The House Ways and Means Committee lawsuit, in its quest for President Donald Trump’s tax returns, sets in motion a legal battle that may not be resolved before the 2020 presidential election. Courts will be asked to decide not just whether the panel’s request for six years of Trump’s personal and business returns is legitimate, but also whether Congress can sue the executive branch. How quickly it all happens will likely depend on the judge assigned to the case, according to tax practitioners and professors. The issue could eventually reach the U.S. Supreme Court...A second question has to do with the specific request for the tax returns. While Section 6103(f) doesn’t require the committee to explain the reasoning for its request to Treasury, some say a court may still ask for one. “Supreme Court precedent could be interpreted as requiring Congress to have a satisfactory motivation for the request,” said Harvard Law School professor Thomas J. Brennan. “So there’s debate to be had about what sort of rationale is needed.”...The courts may also decide that they can’t rule on the dispute because it involves a “political question,” a term that has special legal meaning. “There are some questions the Supreme Court has said have to be resolved by the political process rather than by the judiciary,” said Howard E. Abrams, who is a visiting law professor at Harvard Law School. The technical term the court would use is that the case is “nonjusticiable.”
November 14, 2018
University President Lawrence S. Bacow recently met with a U.S. Treasury Department official as the government prepares final regulations for taxing university endowments, Bacow said in an interview last month...The process of publishing final regulations around a law may take months or years, with plenty of feedback from those impacted, according to Harvard Law School Professor Thomas J. Brennan. “Taxpayers will often try to provide feedback on how they think the law might best be crafted, and how it may best work,” Brennan said. “There’s a whole long process with lots of input from lots of private parties.”
Gov. Andrew Cuomo’s plan to sue the federal government over the recently enacted tax bill on grounds that it violates constitutional principles will face significant challenges, legal experts say...Thomas Brennan, a tax professor at Harvard Law School, said Cuomo’s plan to sue the federal government over the tax plan would be “difficult.” “My own thought is it would be a challenging thing to challenge this law on constitutionality, at least the SALT (state and local taxes) restriction,” Brennan said of the proposed Cuomo administration lawsuit. “I imagine the strategy would be to argue about an infringement on states’ rights of some sort.”
December 20, 2017
Far and away the biggest complaint that Americans have with the tax system, poll after poll finds, is that big corporations don’t pay their fair share. So it’s more than a little startling that the tax bill Republicans are about to pass would not only slash the corporate tax rate across the board but also add a big incentive for companies to stash money overseas...Other analyses, like this one by Harvard Law School’s Thomas Brennan, are more optimistic, but even Brennan concludes that the largest corporations only used 12 percent of the money they brought back on research and development or new investment. The rest went to buying up other companies and reducing debt (both allowed under the law) and paying back shareholders through stock buybacks and dividends (not allowed).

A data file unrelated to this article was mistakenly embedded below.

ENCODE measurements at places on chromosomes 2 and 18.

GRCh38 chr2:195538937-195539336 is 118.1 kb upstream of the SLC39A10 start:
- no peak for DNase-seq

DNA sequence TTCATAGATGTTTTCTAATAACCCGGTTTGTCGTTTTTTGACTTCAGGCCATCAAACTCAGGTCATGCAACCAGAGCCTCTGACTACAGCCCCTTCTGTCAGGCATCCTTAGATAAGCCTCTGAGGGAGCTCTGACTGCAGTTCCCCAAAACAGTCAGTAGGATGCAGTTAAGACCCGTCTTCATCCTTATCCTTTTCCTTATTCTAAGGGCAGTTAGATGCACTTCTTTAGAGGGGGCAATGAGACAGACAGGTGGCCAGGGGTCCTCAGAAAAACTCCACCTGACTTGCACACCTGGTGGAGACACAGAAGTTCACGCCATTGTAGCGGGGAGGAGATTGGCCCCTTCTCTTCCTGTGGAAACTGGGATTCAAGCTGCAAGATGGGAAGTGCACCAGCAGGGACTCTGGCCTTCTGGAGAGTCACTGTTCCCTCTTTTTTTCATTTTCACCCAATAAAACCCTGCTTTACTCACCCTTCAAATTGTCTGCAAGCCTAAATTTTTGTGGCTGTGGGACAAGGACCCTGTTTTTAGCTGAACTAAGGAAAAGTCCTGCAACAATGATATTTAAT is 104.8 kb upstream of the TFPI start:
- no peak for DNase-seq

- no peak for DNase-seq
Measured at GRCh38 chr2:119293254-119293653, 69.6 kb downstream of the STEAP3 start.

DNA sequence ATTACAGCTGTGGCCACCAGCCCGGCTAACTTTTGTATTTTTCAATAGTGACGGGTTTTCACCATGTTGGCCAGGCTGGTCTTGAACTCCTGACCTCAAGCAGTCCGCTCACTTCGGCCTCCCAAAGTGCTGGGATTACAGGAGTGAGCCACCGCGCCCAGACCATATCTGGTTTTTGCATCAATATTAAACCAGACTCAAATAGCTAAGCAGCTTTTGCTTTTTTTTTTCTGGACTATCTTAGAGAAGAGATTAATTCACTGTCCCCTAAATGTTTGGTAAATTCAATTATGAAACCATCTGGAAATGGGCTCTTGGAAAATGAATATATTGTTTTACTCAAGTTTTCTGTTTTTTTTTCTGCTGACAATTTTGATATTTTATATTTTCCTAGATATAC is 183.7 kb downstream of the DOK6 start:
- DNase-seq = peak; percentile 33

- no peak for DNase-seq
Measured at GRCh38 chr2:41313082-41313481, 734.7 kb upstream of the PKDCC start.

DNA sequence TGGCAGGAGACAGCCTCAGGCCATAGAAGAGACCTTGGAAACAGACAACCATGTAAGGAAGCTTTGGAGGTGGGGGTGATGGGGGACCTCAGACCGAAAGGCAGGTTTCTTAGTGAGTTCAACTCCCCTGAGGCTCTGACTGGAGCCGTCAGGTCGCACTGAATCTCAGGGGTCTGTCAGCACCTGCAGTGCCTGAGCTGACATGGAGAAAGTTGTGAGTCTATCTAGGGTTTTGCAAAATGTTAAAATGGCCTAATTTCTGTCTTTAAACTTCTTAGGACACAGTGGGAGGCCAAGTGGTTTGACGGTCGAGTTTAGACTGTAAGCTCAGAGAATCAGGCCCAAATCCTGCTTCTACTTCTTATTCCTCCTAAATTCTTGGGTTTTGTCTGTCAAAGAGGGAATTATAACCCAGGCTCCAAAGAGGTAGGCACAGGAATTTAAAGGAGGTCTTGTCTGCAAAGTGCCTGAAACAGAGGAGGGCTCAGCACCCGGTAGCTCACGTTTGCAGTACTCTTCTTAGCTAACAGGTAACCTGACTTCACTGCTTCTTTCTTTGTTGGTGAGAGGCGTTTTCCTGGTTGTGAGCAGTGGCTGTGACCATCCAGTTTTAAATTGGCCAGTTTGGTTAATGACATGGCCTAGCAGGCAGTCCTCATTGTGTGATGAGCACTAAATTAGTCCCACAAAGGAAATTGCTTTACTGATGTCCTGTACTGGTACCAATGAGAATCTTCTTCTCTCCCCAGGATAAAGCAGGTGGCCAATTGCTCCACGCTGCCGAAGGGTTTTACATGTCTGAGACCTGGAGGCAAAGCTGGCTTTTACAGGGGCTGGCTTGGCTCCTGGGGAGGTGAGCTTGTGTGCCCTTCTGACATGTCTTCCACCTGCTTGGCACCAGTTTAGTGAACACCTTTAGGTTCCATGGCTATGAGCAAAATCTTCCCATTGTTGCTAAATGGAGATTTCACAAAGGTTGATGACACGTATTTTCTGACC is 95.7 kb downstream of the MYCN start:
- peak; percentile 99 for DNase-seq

April 13, 2017
In a lecture marking his appointment as the Stanley S. Surrey Professor of Law at Harvard Law School, Tom Brennan ’01 delivered a talk titled “Focus and Perspective in Taxation," which addressed the issue of defining economic ownership and also the issue of uncertainty in future tax rates.
January 27, 2017
Since Donald Trump’s victory in the 2016 presidential election, Harvard affiliates have voiced concerns about his stances on a number of issues, including immigration, federal research funding, and climate change. But some alumni and tax experts say that Trump’s administration could affect another important—if less public—aspect of University affairs: charitable giving...Harvard Law School professor Thomas J. Brennan, who teaches tax law, said he thinks the proposed changes could affect high income individuals, but not the “Warren Buffetts and Bill Gates” of the world. “The people who are itemizing—aren’t extremely wealthy but are well enough off and generous—are the ones whose behavior will be most affected,” Brennan said.
February 19, 2016
In response to requests by Congressional leaders to increase the degree of federal oversight for large university endowments, Harvard has indicated it will work with Congress to provide more clarity and information regarding the use of its endowment resources. ...Harvard Law School professor Thomas J. Brennan, a taxation expert, said that Congress has the power to reclassify these large universities as private foundations instead of public charities. This reclassification, according to Brennan, would enable Congress to enforce expenditure requirements, which are applied to private non-profit organizations like the Gates Foundation. Public charities are not required to use a particular amount of their funds each year. “Expanding taxation to private university endowments could lead to dangerous slippery slope. If endowments can be taxed, what about pension funds?” Brennan said.
November 24, 2014
Proposals for reversing the corporate inversion trend bring home the need for tax reform.
September 9, 2014
A host of new faculty members arrived at Harvard Law School this academic year, and over the summer, Dean Martha Minow announced two new faculty who will join HLS in 2015.